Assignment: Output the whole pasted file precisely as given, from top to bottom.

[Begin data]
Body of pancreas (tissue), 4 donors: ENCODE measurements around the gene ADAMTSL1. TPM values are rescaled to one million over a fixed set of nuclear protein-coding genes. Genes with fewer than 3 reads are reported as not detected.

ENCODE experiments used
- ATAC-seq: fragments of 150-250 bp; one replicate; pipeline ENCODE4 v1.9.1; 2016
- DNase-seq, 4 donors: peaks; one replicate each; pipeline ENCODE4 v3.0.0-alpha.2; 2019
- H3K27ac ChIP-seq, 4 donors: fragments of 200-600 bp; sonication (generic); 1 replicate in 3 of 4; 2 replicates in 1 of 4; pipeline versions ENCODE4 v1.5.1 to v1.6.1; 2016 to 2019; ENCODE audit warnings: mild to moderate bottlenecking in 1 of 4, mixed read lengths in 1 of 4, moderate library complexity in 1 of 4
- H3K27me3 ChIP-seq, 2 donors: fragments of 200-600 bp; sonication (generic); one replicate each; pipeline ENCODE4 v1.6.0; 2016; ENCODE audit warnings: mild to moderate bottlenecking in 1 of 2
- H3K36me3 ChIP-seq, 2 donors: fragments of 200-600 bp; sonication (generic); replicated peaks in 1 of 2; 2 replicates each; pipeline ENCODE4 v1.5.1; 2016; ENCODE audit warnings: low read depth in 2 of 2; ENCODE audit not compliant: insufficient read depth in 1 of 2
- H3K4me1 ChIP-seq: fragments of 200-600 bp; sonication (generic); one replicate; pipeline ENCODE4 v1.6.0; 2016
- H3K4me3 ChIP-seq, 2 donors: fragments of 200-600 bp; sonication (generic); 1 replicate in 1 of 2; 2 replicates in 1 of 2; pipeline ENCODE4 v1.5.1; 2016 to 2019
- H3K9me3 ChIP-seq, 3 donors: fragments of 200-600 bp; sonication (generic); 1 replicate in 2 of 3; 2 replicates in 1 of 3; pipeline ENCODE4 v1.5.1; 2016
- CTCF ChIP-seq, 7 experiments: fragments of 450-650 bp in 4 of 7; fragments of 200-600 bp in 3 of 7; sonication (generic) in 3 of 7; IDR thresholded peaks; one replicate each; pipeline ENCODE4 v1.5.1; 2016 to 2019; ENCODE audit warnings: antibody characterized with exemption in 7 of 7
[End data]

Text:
Body of pancreas (tissue), 4 donors: ENCODE measurements around the gene ADAMTSL1. TPM values are rescaled to one million over a fixed set of nuclear protein-coding genes. Genes with fewer than 3 reads are reported as not detected.

ENCODE experiments used
- ATAC-seq: fragments of 150-250 bp; one replicate; pipeline ENCODE4 v1.9.1; 2016
- DNase-seq, 4 donors: peaks; one replicate each; pipeline ENCODE4 v3.0.0-alpha.2; 2019
- H3K27ac ChIP-seq, 4 donors: fragments of 200-600 bp; sonication (generic); 1 replicate in 3 of 4; 2 replicates in 1 of 4; pipeline versions ENCODE4 v1.5.1 to v1.6.1; 2016 to 2019; ENCODE audit warnings: mild to moderate bottlenecking in 1 of 4, mixed read lengths in 1 of 4, moderate library complexity in 1 of 4
- H3K27me3 ChIP-seq, 2 donors: fragments of 200-600 bp; sonication (generic); one replicate each; pipeline ENCODE4 v1.6.0; 2016; ENCODE audit warnings: mild to moderate bottlenecking in 1 of 2
- H3K36me3 ChIP-seq, 2 donors: fragments of 200-600 bp; sonication (generic); replicated peaks in 1 of 2; 2 replicates each; pipeline ENCODE4 v1.5.1; 2016; ENCODE audit warnings: low read depth in 2 of 2; ENCODE audit not compliant: insufficient read depth in 1 of 2
- H3K4me1 ChIP-seq: fragments of 200-600 bp; sonication (generic); one replicate; pipeline ENCODE4 v1.6.0; 2016
- H3K4me3 ChIP-seq, 2 donors: fragments of 200-600 bp; sonication (generic); 1 replicate in 1 of 2; 2 replicates in 1 of 2; pipeline ENCODE4 v1.5.1; 2016 to 2019
- H3K9me3 ChIP-seq, 3 donors: fragments of 200-600 bp; sonication (generic); 1 replicate in 2 of 3; 2 replicates in 1 of 3; pipeline ENCODE4 v1.5.1; 2016
- CTCF ChIP-seq, 7 experiments: fragments of 450-650 bp in 4 of 7; fragments of 200-600 bp in 3 of 7; sonication (generic) in 3 of 7; IDR thresholded peaks; one replicate each; pipeline ENCODE4 v1.5.1; 2016 to 2019; ENCODE audit warnings: antibody characterized with exemption in 7 of 7